Flag Football Blocking Plays: A Modern Day Unicorn?
From time to time here at FirstDown PlayBook we get asked about flag football blocking plays. We have them just like we have virtually every other type of football play known to humans. However we always warn the coach looking for these plays to be careful. You might just be looking for a unicorn unless you understand what the word “blocking” means in flag football.
The best you can hope for when you ask one of your offensive players to “block” or shield a defender is to make them alter their course to the football. You obviously do this with your feet in flag football. You are normally not allowed to put your hands on the defender. Even if you can use your hands in your league you hold if your feet are not active.
Having said that, the most popular way that a blocking is incorporated into flag football is with pass protection. Here’s why. Flag football is played fast. Every bit as fast as tackle football and maybe even faster. When the ball is snapped in a league that allows flag football blocking plays, the rusher to the quarterback can rush on the snap.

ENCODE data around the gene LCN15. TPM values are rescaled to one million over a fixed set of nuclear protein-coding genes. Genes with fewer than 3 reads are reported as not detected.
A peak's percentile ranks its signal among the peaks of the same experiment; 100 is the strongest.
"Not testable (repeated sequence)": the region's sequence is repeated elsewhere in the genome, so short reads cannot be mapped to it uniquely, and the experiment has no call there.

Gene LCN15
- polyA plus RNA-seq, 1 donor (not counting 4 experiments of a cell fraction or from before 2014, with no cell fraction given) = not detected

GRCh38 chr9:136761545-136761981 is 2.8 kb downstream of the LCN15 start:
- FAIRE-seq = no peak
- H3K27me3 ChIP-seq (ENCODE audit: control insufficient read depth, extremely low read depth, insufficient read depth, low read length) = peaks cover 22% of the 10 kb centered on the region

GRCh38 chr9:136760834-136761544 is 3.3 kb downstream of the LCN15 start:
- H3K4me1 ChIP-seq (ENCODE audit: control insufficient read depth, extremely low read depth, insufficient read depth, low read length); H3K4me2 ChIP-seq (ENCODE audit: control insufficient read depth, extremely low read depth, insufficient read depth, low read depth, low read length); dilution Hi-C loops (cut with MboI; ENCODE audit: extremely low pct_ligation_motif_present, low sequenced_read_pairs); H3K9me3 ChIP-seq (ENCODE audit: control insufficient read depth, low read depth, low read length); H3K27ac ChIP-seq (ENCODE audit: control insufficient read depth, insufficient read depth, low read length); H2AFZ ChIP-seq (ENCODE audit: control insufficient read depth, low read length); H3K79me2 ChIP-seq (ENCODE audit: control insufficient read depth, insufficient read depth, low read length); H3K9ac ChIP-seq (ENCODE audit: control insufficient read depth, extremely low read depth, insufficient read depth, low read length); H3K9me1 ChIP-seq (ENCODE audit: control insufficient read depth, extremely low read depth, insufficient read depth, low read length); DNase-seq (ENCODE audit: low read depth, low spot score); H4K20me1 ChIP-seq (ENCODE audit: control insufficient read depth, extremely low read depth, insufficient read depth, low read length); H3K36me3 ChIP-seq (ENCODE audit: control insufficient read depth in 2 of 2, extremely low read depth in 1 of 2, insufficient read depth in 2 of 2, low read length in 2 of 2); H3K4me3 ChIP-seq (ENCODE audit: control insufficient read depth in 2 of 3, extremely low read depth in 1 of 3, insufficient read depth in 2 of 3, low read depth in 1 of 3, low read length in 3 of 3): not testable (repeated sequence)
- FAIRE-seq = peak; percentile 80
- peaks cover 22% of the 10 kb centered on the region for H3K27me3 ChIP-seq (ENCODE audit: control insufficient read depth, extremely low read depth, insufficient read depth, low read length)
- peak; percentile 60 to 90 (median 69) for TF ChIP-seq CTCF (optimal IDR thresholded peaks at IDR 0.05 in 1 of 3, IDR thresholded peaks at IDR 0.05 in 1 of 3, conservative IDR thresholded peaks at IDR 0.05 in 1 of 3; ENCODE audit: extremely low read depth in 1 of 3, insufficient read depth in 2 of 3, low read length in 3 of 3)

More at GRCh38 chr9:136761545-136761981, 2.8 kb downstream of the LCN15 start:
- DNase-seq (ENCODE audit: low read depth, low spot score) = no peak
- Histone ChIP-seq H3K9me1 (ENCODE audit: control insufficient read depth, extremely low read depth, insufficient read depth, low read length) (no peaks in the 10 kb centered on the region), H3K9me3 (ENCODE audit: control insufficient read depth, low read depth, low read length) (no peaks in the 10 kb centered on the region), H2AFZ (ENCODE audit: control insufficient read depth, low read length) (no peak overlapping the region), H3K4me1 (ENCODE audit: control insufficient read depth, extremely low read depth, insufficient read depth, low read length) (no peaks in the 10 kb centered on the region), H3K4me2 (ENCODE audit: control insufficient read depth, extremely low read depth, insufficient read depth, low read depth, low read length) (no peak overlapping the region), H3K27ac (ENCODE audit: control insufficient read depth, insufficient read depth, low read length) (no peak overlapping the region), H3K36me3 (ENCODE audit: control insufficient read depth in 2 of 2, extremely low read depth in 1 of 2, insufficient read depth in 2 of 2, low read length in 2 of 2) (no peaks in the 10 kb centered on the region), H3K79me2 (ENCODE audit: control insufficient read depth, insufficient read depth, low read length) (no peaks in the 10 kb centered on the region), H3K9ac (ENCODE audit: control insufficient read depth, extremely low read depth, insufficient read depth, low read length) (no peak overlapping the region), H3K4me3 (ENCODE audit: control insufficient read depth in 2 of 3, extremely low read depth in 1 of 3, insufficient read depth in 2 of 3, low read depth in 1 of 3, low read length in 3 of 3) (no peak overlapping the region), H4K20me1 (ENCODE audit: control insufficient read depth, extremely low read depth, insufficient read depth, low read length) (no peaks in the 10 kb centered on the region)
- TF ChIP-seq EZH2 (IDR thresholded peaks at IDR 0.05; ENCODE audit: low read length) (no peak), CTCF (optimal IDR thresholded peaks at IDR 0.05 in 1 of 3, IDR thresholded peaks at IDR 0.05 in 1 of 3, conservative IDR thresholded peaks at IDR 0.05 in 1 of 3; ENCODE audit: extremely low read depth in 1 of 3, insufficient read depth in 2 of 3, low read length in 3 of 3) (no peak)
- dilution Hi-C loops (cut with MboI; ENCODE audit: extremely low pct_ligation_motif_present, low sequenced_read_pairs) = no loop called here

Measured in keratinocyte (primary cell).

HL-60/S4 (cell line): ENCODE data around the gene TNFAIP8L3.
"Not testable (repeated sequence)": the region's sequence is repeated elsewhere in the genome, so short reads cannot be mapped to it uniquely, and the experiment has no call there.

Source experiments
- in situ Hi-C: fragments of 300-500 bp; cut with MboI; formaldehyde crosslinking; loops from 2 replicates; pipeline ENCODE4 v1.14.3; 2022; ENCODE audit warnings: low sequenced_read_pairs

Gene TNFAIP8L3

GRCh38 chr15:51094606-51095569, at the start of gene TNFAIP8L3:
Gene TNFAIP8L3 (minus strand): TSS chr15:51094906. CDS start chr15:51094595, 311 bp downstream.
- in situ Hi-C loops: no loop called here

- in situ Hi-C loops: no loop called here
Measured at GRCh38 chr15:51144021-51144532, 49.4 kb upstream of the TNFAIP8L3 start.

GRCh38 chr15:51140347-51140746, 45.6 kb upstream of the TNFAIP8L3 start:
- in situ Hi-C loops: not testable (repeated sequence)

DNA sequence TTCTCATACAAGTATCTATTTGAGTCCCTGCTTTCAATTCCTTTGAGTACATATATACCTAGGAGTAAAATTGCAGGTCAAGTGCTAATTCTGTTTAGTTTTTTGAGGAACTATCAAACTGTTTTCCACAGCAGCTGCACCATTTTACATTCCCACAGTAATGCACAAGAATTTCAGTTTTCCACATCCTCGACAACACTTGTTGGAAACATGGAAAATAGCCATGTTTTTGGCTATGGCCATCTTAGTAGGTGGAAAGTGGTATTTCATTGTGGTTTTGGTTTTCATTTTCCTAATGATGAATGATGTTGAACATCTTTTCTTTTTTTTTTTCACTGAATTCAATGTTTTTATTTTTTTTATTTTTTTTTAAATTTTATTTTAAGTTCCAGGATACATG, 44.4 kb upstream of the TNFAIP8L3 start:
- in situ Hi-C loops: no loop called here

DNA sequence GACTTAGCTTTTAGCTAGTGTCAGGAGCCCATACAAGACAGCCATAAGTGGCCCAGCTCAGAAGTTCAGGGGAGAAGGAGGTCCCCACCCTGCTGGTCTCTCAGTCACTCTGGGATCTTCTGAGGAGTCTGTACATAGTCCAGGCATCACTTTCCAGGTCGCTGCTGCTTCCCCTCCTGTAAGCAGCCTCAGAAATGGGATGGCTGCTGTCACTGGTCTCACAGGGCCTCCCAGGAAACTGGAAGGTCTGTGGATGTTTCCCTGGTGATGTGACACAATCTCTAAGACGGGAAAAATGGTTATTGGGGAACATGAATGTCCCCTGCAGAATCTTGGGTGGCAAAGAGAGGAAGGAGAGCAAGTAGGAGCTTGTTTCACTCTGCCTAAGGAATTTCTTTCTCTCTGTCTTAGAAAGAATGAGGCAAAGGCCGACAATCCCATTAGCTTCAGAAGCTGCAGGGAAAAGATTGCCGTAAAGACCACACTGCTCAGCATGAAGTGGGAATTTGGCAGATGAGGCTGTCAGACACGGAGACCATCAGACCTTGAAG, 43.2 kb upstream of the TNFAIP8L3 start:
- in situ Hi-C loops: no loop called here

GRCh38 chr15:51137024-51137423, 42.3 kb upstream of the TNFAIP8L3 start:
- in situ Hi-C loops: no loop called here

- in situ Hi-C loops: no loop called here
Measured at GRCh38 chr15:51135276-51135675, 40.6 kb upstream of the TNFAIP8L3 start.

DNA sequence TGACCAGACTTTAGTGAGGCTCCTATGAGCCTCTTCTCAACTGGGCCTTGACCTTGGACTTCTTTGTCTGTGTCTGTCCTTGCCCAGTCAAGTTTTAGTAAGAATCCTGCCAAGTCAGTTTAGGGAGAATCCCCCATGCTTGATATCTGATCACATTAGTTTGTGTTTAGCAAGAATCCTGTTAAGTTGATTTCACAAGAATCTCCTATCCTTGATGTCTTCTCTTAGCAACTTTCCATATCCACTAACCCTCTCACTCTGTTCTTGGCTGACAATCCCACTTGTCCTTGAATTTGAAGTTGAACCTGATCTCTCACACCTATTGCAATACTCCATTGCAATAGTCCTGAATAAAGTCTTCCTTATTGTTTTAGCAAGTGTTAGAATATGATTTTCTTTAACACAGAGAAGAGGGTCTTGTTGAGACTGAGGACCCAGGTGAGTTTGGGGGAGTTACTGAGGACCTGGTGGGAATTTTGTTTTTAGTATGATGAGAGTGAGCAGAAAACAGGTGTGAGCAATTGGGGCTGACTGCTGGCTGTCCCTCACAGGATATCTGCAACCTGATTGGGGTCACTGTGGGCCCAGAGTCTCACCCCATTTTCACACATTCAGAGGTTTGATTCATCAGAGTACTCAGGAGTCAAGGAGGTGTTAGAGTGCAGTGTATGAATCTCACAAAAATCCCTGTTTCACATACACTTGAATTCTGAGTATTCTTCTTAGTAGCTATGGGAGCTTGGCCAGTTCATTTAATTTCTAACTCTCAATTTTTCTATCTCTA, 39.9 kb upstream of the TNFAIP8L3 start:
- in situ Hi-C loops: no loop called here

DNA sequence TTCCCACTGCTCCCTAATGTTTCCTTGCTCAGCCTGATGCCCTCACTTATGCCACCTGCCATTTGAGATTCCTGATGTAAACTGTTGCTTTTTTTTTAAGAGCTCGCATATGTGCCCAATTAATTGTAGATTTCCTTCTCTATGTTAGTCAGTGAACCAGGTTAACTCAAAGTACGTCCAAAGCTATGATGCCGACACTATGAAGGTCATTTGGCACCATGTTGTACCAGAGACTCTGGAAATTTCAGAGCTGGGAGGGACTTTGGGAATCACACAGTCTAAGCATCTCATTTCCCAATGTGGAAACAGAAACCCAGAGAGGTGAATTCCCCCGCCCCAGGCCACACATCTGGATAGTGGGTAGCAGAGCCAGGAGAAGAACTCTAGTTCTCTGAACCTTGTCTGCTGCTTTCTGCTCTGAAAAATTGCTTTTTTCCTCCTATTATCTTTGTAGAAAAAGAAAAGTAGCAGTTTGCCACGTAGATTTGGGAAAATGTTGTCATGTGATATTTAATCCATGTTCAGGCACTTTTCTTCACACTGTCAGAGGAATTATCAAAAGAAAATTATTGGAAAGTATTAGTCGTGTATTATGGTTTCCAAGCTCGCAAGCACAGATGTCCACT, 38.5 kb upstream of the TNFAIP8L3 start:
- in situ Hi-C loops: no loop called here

If a player or two can alter the defender’s rush to the quarterback this is helpful. It gives you a chance to take advantage of a one on one match up down the field. Even then, the blocking is limited though. This is why you see the better 7v7 adult flag football teams release that blocker as soon as they get beat. This way the QB has an outlet throw. It is a forgone conclusion that the blocker will get beat quickly.
More Flag Football “Blocking” Plays? Yes, But Be Careful.
There are schemes that try to take advantage of offensive players making defenders run the hump on perimeter run plays. (See below) Once again though, the secret sauce to most of these plays is the talent of the ball carrier and a little mis-direction created by the play caller.
In summary here, we will continue to draw some flag football blocking plays as we install throughout the year. In fact we will install five new ones in the next day or two. Just keep in mind that we study this just like we do all other types of football. If you are basing your flag football offense on the blocking instead of the speed, execution and misdirection, you may want to rethink that.